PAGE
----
The current MP even advocates seizing Jarawa children and raising them on the Indian mainland—actions similar to those for which the Australian government was recently forced to apologize to aboriginals. One can see the MP’s point of view: Once the Jarawa are rendered sedentary and dependent on a welfare system, as the Onge of Little Andaman have largely been, their resources can all the more easily be claimed by grateful voters. No matter that such a seizure would mean cultural genocide of the Jarawa, if not actual genocide. One hopes that the MP will come to realize that if the Jarawa forest is further degraded, its ability to retain and supply fresh water to surrounding settlements will be depleted his vote bank will then have to pack up and depart.
More than a decade of activism to defend the Jarawa, and to educate the Andaman’s settler population as to the vital role these hunter-gatherers play in maintaining the island ecology has, however, resulted at best in stalemate. The Andaman administration has failed to implement court orders regarding the protection of Jarawa territory: in particular, it has ignored a 2002 Supreme Court order closing the parts of the Andaman
Trunk Road (ATR) that run through the Jarawa reserve. As a result, the administration’s laudable new effort to create a buffer zone around the reserve has run up against complaints of inconsistency.
Predictably, the MP has threatened a bandh against the measure he has also called for further defying the Supreme Court by constructing a railway line alongside the ATR. The dossier provides an insightful survey of the past, and contains necessary information for pointing the way to the future, if the Jarawa are to have any. It would have been even more useful, however, had it contained a description, either by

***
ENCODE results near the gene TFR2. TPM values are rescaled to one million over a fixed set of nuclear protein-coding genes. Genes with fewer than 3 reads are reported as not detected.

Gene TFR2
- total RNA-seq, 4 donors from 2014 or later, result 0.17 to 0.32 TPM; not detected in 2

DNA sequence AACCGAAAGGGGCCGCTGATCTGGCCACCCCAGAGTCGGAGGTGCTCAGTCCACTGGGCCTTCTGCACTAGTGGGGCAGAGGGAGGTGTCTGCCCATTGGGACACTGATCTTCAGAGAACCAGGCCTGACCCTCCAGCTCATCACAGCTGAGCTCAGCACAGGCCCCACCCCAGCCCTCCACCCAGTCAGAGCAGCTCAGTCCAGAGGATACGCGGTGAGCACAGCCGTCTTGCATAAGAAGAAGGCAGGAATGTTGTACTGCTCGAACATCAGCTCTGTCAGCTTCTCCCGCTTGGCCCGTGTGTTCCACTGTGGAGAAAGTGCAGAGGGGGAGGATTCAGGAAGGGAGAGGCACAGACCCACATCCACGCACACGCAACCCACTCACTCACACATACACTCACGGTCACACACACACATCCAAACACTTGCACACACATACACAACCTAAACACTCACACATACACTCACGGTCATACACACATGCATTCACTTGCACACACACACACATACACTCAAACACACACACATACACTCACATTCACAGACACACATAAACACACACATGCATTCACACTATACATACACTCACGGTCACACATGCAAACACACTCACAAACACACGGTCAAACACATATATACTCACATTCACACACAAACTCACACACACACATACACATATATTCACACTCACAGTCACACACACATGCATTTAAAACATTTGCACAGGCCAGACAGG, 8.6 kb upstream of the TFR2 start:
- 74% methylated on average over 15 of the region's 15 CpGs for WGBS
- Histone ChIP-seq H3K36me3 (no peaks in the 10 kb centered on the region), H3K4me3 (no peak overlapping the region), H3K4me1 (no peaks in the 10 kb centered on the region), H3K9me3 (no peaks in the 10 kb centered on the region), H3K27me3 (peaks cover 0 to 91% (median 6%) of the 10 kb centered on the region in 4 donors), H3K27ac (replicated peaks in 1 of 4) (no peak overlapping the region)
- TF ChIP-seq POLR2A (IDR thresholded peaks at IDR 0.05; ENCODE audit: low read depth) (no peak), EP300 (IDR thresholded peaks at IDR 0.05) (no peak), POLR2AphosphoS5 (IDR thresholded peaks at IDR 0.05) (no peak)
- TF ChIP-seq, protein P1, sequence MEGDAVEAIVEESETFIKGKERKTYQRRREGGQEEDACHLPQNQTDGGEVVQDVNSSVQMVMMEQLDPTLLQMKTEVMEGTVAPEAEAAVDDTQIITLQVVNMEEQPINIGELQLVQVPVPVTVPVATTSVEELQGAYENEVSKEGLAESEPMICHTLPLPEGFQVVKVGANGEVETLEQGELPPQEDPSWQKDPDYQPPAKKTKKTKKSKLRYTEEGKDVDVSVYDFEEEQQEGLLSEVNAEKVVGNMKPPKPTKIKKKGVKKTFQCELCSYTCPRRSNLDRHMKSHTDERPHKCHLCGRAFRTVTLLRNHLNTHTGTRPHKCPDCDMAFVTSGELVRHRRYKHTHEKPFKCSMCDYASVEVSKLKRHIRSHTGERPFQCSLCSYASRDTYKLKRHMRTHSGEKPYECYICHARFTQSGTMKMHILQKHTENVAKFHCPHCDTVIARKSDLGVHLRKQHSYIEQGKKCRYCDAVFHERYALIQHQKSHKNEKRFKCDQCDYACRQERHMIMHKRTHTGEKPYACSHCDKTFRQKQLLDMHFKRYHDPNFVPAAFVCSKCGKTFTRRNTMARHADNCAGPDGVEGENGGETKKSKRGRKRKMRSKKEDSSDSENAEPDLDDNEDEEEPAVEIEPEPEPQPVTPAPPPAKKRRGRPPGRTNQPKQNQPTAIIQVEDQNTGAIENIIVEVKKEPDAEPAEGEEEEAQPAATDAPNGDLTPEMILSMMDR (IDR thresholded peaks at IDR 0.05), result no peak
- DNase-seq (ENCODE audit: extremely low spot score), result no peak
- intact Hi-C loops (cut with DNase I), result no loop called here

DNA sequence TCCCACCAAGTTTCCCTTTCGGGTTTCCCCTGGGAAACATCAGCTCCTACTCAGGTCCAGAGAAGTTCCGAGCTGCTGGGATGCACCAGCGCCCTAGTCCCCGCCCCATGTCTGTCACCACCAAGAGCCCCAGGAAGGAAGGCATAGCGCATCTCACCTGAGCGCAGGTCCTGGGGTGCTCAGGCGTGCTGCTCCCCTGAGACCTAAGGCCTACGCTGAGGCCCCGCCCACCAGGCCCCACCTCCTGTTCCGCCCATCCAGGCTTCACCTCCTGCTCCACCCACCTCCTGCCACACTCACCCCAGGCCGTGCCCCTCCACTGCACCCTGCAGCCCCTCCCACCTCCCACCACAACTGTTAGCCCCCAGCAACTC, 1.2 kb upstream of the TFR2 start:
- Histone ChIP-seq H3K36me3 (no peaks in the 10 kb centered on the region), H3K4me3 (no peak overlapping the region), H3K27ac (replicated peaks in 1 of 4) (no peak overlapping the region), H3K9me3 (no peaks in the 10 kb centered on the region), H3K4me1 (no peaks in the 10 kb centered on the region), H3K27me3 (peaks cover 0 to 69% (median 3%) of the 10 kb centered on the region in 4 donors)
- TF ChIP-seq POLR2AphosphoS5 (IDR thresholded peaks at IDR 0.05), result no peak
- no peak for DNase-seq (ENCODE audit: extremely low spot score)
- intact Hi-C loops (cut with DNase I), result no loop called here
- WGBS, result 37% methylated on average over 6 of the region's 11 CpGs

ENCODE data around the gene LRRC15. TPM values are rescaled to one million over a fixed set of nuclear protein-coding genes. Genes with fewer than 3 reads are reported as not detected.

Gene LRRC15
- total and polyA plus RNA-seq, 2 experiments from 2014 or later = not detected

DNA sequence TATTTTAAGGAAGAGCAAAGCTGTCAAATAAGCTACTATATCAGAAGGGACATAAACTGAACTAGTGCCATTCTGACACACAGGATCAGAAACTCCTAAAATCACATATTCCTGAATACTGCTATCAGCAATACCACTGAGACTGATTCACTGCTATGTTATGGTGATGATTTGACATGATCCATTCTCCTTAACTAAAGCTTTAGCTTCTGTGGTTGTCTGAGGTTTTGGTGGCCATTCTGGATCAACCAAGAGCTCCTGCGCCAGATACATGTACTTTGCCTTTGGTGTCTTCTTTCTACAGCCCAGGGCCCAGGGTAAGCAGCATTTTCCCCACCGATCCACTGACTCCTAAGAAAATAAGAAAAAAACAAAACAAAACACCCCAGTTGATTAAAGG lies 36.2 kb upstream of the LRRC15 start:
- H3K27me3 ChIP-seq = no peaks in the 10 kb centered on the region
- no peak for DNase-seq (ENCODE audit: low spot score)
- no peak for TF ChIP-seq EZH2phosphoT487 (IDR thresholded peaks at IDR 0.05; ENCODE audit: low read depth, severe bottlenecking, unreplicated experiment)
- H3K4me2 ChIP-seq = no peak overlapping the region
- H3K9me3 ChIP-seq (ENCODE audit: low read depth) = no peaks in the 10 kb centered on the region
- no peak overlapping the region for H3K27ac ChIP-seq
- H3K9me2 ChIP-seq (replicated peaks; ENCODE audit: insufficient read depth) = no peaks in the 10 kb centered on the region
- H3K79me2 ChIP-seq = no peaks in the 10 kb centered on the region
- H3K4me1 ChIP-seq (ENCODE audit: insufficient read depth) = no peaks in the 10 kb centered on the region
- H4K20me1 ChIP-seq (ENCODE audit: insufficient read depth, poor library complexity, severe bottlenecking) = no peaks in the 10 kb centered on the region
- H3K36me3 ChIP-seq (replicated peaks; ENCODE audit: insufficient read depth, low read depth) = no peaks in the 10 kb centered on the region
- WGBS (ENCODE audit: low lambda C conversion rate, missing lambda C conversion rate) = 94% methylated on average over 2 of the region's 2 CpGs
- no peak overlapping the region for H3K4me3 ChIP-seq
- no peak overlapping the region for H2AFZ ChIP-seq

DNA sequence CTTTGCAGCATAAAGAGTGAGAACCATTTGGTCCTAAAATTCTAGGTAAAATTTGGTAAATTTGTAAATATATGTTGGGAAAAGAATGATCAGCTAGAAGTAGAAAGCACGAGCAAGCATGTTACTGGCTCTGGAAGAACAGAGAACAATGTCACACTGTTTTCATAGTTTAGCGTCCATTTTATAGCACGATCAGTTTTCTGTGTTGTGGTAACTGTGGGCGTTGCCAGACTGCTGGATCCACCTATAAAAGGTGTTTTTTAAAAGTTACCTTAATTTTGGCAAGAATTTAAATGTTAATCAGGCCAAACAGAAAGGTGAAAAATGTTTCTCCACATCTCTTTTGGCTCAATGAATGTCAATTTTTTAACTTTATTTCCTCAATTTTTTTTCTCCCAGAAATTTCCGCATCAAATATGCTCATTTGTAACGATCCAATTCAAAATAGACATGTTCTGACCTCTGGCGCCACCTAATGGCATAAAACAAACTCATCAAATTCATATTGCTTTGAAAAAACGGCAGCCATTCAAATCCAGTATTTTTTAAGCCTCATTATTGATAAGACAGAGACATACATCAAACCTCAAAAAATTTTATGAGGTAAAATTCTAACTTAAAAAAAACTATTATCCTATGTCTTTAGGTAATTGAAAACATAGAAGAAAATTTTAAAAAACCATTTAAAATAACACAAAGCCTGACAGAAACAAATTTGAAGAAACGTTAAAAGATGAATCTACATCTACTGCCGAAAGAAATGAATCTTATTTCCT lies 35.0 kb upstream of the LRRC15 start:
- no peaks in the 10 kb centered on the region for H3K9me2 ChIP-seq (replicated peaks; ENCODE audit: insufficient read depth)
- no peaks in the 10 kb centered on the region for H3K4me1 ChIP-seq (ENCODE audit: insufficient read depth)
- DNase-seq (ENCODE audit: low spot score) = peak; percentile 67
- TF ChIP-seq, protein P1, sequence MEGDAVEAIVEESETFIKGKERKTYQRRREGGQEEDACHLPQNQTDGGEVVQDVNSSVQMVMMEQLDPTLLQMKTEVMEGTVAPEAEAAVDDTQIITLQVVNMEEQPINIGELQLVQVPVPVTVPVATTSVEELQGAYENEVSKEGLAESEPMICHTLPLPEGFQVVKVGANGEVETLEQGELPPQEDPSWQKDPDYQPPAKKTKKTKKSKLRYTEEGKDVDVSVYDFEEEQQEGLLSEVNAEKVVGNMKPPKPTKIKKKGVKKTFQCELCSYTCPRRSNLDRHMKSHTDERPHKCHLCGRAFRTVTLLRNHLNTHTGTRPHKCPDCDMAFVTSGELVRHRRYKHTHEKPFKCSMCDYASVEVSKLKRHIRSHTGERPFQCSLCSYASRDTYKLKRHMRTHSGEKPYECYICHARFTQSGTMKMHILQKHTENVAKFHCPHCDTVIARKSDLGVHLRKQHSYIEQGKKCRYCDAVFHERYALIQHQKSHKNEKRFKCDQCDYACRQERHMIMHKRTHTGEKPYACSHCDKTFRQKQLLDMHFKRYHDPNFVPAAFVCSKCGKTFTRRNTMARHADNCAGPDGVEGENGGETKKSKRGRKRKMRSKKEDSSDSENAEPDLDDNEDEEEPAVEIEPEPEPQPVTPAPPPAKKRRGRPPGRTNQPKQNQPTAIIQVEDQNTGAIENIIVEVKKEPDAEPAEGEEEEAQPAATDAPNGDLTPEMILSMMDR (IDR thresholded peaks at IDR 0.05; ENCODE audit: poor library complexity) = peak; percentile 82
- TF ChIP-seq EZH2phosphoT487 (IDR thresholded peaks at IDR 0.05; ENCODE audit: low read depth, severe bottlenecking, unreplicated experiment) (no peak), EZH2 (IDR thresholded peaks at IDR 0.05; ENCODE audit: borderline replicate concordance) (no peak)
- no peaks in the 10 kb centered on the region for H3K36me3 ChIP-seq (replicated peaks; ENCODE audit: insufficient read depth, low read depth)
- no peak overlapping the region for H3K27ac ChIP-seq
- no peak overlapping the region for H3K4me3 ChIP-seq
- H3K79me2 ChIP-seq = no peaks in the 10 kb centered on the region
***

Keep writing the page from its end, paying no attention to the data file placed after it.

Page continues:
Sekhsaria or Acharya, of the various efforts to protect the Jarawa, through appeals to the public, the courts, and the National Advisory Commission—and an analysis of why these endeavours have faltered. To be sure, no one had expected that the administration would ignore the Supreme Court, and the fact that it continues to do so is symptomatic of the collapse of governance across India.
Those rare battles that adivasis have won against dispossession, such as the triumph of the Dongria Kondh in Orissa, suggest that a groundswell of protest, properly publicized, can on occasion gain indigenous peoples their rights. But the Jarawa are not being given a chance to speak on their future nor, as the MP’s stand indicates, are their territorial or other rights getting much support from the mainstream population of the Andaman Islands.
As if that were not enough, a long-standing debate over whether the Jarawa should be “civilized” or not continues to rage— despite the acceptance, throughout the world, of the principle of self-determination. It is for the Jarawa alone to decide whether or not, and at what pace, to integrate.
Becoming integrated, or “civilized,” will inevitably lead to sedenterization of these nomadic people—with its attendant social and medical problems, such as depression and alcoholism—and must not be forced on them by robbing them of their resources.
In this context, it would have been useful to have the United Nations declarations on indigenous rights, which calls specifically for the protection of Jarawa territory, in the appendix. A review of how similarly fraught situations are being dealt with on other continents (perhaps by anthropologist Sita Venkateswar) would have been instructive. Creative solutions have been developed for informing semi-isolated peoples about the outside world without disrupting their culture, and these can show the way for empowering the Jarawa.
Such omissions do not, however, detract from the usefulness of this compendium, which is an essential resource for anyone who seeks to understand the plight of the Jarawa and appreciate the diversity and uniqueness of the environment they have preserved, often at the cost of their lives.